15) Christmas Time (Oh Yeah) – Barenaked Ladies

The Ladies recorded a full Christmas album (Barenaked For The Holidays) and re-recorded this song for it. “Elf’s Lament,” the radio favourite from the album, overshadows this track, which is also an original composition and dates back years earlier. The first recording appears on the 1995 collection Cool Christmas, has more energy to it. (The video linked isn’t the 1995 recording, but a live version, because the 1995 is no where to be found. It retains the punchiness of the original, though.)

16) A Tale For A Winter’s Evening – Joseph Suk

Tchaikovsky’s The Nutcracker gets most of the love when it comes to seasonal classical music when it’s not sharing it with Beethoven’s “Ode To Joy,” which is a shame because there are other great pieces dedicated to winter. If you find yourself growing weary of the modern pop Christmas standards and want something different, Joseph Suk’s Opus 9 “A Tale For A Winter’s Evening” (also known as “A Winter’s Tale” on some recordings, such as the excellent Naxos label release) is a great place to start.

17) The Four Seasons: Winter – Vivaldi

Not heard nearly as often in commercials, TV shows and movies, Vivaldi’s Winter should sound unsullied in the imagination. You’ll recognize Vivaldi’s string sound as it relates to the more well-known “Spring” and “Summer,” but it will take you somewhere bright and new if you’re not as familiar with this piece (and I’m betting you’re not, unless you’re into classical music).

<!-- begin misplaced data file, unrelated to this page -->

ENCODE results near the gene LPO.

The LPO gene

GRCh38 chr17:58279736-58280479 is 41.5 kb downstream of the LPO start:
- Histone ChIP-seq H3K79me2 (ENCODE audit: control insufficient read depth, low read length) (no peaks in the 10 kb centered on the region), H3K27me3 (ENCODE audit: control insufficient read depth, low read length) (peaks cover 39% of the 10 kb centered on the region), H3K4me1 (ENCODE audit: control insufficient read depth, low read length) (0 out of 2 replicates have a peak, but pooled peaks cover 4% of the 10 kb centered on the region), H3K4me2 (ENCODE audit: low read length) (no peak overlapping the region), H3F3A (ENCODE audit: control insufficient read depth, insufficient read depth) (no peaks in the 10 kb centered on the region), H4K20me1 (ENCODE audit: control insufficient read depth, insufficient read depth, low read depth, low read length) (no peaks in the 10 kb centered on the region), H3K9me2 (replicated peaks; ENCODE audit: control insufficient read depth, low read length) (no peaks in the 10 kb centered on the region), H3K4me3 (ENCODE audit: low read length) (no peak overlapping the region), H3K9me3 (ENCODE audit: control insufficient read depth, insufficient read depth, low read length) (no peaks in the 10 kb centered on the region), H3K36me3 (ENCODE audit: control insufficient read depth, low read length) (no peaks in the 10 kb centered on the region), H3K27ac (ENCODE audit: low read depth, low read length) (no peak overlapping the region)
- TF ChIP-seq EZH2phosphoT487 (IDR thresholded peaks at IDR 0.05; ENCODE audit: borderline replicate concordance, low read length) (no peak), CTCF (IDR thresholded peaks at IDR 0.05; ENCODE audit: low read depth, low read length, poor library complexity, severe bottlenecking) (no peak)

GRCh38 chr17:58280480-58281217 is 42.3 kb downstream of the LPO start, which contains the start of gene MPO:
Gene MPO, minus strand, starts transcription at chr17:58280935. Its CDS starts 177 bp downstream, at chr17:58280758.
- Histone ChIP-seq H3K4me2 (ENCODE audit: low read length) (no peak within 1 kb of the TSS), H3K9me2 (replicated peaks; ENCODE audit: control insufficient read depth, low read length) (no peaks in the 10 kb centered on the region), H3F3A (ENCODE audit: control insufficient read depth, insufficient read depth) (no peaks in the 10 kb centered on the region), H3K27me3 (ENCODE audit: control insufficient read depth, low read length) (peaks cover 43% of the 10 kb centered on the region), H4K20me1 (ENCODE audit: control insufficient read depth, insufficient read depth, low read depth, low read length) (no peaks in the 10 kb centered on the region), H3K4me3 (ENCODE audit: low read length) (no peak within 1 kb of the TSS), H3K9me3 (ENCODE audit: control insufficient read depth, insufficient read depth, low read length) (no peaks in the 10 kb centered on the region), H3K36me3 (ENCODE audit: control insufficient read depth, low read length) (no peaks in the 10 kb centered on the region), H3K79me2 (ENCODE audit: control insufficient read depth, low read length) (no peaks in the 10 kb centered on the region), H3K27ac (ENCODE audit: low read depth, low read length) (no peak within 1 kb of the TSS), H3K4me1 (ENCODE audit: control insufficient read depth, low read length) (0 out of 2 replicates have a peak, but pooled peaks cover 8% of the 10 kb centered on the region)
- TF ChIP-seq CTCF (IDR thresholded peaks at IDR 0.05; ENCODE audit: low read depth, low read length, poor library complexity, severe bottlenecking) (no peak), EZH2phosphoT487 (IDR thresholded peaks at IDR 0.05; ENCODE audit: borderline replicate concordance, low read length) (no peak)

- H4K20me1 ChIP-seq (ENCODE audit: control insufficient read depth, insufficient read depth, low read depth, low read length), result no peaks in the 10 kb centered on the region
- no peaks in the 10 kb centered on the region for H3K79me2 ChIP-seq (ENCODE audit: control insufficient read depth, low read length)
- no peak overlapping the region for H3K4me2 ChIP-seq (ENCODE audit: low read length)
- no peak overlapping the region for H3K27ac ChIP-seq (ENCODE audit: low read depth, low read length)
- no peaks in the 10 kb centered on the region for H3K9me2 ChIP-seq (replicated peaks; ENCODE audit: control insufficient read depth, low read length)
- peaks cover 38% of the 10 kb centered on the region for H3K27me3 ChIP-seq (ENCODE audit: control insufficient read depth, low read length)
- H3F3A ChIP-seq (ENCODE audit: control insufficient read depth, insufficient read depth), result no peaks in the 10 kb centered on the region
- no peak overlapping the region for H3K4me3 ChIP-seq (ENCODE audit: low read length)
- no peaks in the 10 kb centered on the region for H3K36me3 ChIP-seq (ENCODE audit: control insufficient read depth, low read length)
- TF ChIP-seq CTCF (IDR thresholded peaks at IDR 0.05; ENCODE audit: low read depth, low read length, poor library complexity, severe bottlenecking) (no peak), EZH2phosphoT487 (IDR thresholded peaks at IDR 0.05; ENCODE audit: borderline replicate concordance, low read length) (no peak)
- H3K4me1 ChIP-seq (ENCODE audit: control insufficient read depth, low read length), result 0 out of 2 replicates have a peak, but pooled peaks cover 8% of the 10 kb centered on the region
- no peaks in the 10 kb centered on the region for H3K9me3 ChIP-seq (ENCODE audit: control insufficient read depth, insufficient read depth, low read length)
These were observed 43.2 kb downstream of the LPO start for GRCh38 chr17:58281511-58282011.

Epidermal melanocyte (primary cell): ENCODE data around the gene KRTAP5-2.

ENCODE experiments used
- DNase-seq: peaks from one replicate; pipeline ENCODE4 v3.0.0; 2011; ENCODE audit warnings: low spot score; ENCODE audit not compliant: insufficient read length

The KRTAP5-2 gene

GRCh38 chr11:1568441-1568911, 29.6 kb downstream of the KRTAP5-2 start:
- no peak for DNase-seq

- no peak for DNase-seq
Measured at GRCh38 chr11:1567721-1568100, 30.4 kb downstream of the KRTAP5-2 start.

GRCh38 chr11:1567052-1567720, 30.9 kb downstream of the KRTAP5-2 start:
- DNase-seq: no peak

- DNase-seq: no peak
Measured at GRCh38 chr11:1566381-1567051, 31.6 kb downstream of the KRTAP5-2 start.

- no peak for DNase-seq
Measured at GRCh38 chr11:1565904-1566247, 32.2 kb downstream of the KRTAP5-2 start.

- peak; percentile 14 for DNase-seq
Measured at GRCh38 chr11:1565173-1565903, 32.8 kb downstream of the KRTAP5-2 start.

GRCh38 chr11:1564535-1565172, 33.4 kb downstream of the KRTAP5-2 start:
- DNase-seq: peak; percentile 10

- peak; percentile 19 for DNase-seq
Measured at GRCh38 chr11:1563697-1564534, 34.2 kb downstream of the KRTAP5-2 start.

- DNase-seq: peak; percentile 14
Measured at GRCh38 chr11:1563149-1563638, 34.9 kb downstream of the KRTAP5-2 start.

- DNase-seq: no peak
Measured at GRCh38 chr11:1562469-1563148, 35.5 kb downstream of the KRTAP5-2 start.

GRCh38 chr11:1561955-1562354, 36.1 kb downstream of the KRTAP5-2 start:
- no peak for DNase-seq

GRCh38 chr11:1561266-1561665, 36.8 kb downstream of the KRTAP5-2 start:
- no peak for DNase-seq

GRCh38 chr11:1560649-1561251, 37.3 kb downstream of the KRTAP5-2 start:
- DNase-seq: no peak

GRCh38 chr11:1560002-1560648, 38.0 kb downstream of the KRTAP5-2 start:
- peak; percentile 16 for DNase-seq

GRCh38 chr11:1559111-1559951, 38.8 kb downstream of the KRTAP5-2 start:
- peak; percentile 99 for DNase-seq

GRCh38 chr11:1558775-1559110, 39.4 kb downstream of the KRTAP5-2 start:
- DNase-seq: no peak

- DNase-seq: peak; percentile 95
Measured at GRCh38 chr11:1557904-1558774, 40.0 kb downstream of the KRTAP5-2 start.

18) Winter Legends – Arnold Bax

Bax himself described Winter Legends as “a northern nature piece full of sea and pine forests and dark legends.” Couldn’t have said it better myself. Winter Legends is sort of a power ballad of classical music, intense and full of energy long before the Trans-Siberian Orchestra rocked Christmas. It may be a bit dark for some, but it’ll balance out the sweet cheeriness of holiday music when it gets to be too much unbridled joy for one person.

19) Father Christmas – The Kinks
(Reader Suggestion) A tongue-in-cheek track about what kids really want for Christmas: money! Edgier than most humorous holiday songs, but that’s what The Kinks do best. This 1977 punk-rock single was later included on re-issues of their album Misfits. Thanks for the suggestion, Brian Pat!

I’ve heard people lament that every Christmas it’s the same old thing. The same songs are re-recorded over and over, they say, and they’re mostly right. It’s hard to write either a brand new Christmas song or even an original take on an existing song. My list above has some of both. There’s no reason I can fathom that in the sea of  versions of “I Saw Mommy Kissing Santa Claus” and “Christmas (Baby Please Come Home)*,” songs like “Thank God It’s Christmas” get overlooked by radio programmers looking for something else to liven things up. Maybe all the songs listed aren’t quite fit for the mainstream airwaves, but load these onto your MP3 player and fire them up at the next Christmas party. The other people in the room probably haven’t heard most of these.

If you have Lost Christmas favourites, let me know and I’ll add them to the list**.

Merry Christmas!

That’s what I’m talking about.

* Darlene Love’s original recording of “Christmas (Baby Please Come Home)” kicks so much ass no one ever need bother trying to top it. That means you, Bono!

**Unless I know the song and hate it, then it’s not making the list. 😉